My final good bye to Monterey did not come at the iconic Fisherman’s Wharf or Cannery Row’s aquarium, but at the water’s edge. On cold gray, foggy morning I drove down to one of the many coves of Asilomar State Beach, parked, and walked down to the waiting tide pools. The sea was calm. It was dawn. A few yards out harbor seals lazily lounged on rocks and stared at me. The smell of salt permeated the air. I quietly said my good bye to the sea, to Monterey, and this chapter of my life. Now on to home…the long way of course.
The first stop on my epic trail running journey was an hour down the road at Pinnacles National Park outside of Soledad. This particular morning the fog hung low and deep in the Central Valley. Obscured were the many farm fields which litter both sides of Highway 101 as it runs like a backbone down the valley. This is Steinbeck country: the fields, the farmers, and the foundations for so many of his stories. (The National Steinbeck Center in Salinas is a must for anyone, healed from the scars of The Grapes of Wrath in high school, to visit). Finding my exit, I wound my way up nine miles of twisting roads, much of it still shrouded in the morning’s fog. Though I passed areas recently decimated by fire, the fog hid these deep wounds. My plan though for Pinnacles would be simple: a 7 mile loop hitting the best of the park in the process. All my readings indicated to get there early as the temperatures quickly rose as the sun ascended the sky. I had plenty of water to carry. I knew the route. Everything was set. I rounded the last curve of the road to entrance to the park and was slapped in the face by the following sign:
Instantly thoughts of disbelief and near shock filled me: how? Why? What? It was the iconic moment from the original National Lampoon’s Vacation with Chevy Chase as they pull into the Wally World parking only to hear from the smiling moose: “Sorry kids, parks closed!” Talk about a face palm to the head. Now the sign made reference to the park’s other entrance on the east side, but that was easily a good three hours away. Nothing to do but cut my losses, take a quick bathroom break, and get back on the road. I still had seven hours of driving through the Mojave Desert in late summer until I reached Las Vegas. Oh this would be fun! (note the sarcasm).
I’ll spare you the details of the seven hours. I had food, coffee, and plenty of audiobooks to keep me entertained most of the way. I stopped for gas or the bathroom. I kept to myself, wore my mask everywhere, and used hand sanitizer like it was going out of style. These were the times. Finally, though I made it to Las Vegas a little before 5pm, checked into my hotel and got to my room. As an added precaution, I used disinfectant wipes on the room’s major surfaces. I wasn’t going to take any chances. Mostly I was tired so I opted not to run or stretch my legs. I had no desire to hit the Strip in Vegas either. I just wanted a beer, some dinner, and some sleep.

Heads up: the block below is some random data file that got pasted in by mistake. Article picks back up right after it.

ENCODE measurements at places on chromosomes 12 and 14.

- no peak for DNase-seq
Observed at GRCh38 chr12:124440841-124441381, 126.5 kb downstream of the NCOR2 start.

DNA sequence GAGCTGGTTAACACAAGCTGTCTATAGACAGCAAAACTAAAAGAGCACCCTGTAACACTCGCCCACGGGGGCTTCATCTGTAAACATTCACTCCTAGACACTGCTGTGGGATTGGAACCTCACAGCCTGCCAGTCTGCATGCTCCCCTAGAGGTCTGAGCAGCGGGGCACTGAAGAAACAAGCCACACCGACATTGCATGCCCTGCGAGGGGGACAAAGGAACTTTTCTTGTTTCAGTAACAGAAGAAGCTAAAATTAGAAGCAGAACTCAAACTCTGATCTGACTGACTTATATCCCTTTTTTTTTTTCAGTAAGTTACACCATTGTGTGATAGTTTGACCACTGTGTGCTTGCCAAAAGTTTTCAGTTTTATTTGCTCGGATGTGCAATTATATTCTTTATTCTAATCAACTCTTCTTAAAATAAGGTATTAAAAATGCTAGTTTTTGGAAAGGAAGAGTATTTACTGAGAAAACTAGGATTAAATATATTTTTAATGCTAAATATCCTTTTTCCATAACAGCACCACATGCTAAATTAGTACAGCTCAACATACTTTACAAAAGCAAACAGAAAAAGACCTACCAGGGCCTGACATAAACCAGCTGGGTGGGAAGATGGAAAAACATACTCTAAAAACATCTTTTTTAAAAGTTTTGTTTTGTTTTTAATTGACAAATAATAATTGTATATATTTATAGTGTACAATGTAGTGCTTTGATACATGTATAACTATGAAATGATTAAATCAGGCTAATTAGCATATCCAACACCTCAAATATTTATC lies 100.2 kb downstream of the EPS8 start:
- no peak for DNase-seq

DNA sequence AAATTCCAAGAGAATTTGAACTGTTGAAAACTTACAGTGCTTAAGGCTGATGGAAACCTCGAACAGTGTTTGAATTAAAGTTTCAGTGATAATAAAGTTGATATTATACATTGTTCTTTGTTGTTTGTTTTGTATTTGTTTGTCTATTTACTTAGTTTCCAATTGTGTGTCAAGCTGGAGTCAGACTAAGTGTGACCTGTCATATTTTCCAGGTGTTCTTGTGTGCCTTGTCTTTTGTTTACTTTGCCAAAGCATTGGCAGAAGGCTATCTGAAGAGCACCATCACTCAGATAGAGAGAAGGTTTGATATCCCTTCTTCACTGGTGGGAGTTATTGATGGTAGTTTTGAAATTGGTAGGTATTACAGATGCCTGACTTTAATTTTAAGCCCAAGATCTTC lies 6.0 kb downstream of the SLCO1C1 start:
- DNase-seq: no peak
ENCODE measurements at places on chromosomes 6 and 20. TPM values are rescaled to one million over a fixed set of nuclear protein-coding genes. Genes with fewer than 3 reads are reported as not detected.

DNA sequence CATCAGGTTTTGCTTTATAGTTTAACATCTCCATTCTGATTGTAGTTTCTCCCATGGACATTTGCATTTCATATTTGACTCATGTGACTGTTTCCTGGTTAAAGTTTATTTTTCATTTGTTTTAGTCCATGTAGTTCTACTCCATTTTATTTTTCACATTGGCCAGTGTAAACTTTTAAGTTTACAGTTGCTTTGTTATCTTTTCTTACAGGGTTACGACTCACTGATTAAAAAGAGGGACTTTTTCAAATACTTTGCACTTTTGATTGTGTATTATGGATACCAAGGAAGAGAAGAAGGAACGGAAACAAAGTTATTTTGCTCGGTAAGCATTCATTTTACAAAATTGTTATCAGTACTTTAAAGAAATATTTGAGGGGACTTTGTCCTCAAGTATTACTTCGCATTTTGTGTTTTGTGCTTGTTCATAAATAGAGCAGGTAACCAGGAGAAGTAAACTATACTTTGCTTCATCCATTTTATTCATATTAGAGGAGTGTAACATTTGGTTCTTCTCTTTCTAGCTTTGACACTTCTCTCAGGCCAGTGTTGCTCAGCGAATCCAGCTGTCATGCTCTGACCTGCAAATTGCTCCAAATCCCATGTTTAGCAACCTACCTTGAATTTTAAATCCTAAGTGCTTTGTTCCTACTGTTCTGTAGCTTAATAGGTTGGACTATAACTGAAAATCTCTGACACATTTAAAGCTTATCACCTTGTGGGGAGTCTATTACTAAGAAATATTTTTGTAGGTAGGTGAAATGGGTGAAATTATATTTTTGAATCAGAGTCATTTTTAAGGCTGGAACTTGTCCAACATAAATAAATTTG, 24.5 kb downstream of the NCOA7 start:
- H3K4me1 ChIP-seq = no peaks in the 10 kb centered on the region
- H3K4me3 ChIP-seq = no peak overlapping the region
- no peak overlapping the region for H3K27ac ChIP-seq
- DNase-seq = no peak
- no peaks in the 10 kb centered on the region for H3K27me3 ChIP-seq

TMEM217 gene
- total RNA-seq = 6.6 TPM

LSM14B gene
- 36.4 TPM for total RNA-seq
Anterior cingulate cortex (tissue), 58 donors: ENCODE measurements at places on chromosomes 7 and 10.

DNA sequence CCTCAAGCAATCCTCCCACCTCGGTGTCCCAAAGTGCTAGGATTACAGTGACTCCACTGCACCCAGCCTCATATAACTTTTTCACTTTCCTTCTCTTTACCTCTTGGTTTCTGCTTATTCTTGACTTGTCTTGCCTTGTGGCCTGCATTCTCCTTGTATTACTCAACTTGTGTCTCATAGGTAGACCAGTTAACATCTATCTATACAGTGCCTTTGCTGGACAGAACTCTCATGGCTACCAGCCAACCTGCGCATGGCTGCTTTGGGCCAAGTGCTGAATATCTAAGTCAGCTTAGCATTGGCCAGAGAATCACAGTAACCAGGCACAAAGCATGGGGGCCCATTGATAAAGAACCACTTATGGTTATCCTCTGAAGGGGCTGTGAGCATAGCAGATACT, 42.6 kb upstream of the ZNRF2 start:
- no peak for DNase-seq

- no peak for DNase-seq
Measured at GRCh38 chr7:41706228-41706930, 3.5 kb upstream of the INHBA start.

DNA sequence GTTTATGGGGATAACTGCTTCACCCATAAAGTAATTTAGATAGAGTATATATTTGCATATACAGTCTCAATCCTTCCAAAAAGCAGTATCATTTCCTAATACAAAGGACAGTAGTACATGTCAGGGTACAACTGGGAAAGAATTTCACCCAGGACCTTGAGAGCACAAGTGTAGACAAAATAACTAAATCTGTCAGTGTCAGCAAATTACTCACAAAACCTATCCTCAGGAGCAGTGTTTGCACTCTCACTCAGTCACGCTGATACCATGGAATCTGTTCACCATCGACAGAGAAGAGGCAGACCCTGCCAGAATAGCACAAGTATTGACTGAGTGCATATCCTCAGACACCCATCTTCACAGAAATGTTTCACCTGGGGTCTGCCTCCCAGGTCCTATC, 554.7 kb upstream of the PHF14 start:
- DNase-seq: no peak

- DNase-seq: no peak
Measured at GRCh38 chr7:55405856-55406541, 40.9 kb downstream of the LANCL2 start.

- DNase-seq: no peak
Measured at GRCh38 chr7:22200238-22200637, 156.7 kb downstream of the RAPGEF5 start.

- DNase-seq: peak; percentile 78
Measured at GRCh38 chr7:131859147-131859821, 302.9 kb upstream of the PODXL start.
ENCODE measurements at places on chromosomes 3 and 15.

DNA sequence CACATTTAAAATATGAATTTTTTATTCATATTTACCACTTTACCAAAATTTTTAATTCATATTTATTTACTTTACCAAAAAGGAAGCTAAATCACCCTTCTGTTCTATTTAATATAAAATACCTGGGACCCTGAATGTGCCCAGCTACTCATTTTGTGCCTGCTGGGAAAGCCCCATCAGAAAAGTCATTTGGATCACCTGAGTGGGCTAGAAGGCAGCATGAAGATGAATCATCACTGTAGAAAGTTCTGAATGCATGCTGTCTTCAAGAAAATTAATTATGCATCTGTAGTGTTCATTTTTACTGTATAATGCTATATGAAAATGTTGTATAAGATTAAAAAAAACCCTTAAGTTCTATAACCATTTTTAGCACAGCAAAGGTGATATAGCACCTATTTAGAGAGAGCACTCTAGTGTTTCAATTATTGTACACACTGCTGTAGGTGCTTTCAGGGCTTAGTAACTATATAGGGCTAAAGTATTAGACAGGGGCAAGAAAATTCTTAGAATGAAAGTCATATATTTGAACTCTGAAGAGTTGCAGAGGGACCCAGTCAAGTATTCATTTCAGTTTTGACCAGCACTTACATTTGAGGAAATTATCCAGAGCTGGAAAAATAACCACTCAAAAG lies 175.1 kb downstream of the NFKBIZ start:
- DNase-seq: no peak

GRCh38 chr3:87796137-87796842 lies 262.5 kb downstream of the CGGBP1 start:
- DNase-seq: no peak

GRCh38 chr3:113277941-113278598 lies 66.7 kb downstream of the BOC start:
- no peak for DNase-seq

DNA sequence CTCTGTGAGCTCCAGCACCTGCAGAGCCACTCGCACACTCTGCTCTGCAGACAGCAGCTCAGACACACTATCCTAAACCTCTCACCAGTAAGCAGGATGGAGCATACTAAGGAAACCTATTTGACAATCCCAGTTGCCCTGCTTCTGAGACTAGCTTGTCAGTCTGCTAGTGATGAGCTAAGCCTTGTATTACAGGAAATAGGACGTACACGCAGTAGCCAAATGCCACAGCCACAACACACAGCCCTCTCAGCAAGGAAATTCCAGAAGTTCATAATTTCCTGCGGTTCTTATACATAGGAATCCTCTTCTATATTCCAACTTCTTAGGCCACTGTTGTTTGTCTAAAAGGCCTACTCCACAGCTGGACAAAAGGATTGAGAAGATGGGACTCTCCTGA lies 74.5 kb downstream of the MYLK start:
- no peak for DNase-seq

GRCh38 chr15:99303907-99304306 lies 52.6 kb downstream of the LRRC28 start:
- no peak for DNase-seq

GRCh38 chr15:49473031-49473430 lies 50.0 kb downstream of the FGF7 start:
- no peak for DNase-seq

Beer and dinner came easy. Before arriving I scoped out one of the many breweries in the Vegas area: Bad Beat Brewing. Located just 15 minutes away in neighboring Henderson, Nevada, Bad Beat is just your local, run of the mill brewery, located in an industrial park. More importantly, on a Monday night it was open, with a total of four other customers in it. While the food menu was slim (this was a brewery after all), I eagerly devoured a hot dog and soft pretzel. In the background, the NFL’s newest team, the Las Vegas Raiders played one of the first football games of the season on Monday Night Football. I couldn’t ask for anything more. The atmosphere was perfect, not to mention safe with the few people in the brewery. It was exactly what I needed after a day on the road. And then there were the beers. Bad Beat’s beer lineup is quite diverse for a smaller brewery. I opted for my usual 4 beer tasting flight. Here’s the lowdown:
Bluffing isn’t weisse: Bad Beat’s hefeweizen, this beer had hints of bananas and citrus flavors in its hazy orange glow. It was refreshing and mellow. Just what I needed after the day’s drive.
The Ringer: Their pilsner which was crisp, clean and right to the point. Definitely the perfect beer for a hot day.
Hoppin’ Around the Globe South Africa: one of their delicious hazy IPAs on the menu, this beer brought together a variety of citrus flavors, using South African hops for the base. This was a great beer!
Wheel, Snipe, and Celly Boys: Another great hazy IPA (what can I say I was on a hazy IPA kick this trip), that overflowed with tropical fruity flavors. It left a great taste on my palate.
After all of those and still feeling pretty good, I closed out by trying their Oktoberfest beer, a just released seasonal. This beer did not disappoint: it held true to the classic Märzen flavor: clean, fresh, and to the point. While I only had a taster, I easily could have seen myself having a stein.
My beers & food finished, I headed back. While I enjoyed the beers, I didn’t have the space to bring some with me. This trip was all about sampling. Although the trail run had been a bust, the great beers I discovered comforted me. The next day I’d find the adventure and trails I longed for.
One thought on “The Adventure Begins, a Final Good Bye to the Sea Otters, and I Quickly Find Out that Wally World is Closed”
Terrific as usual. I miss Monterey every time i read one of these posts.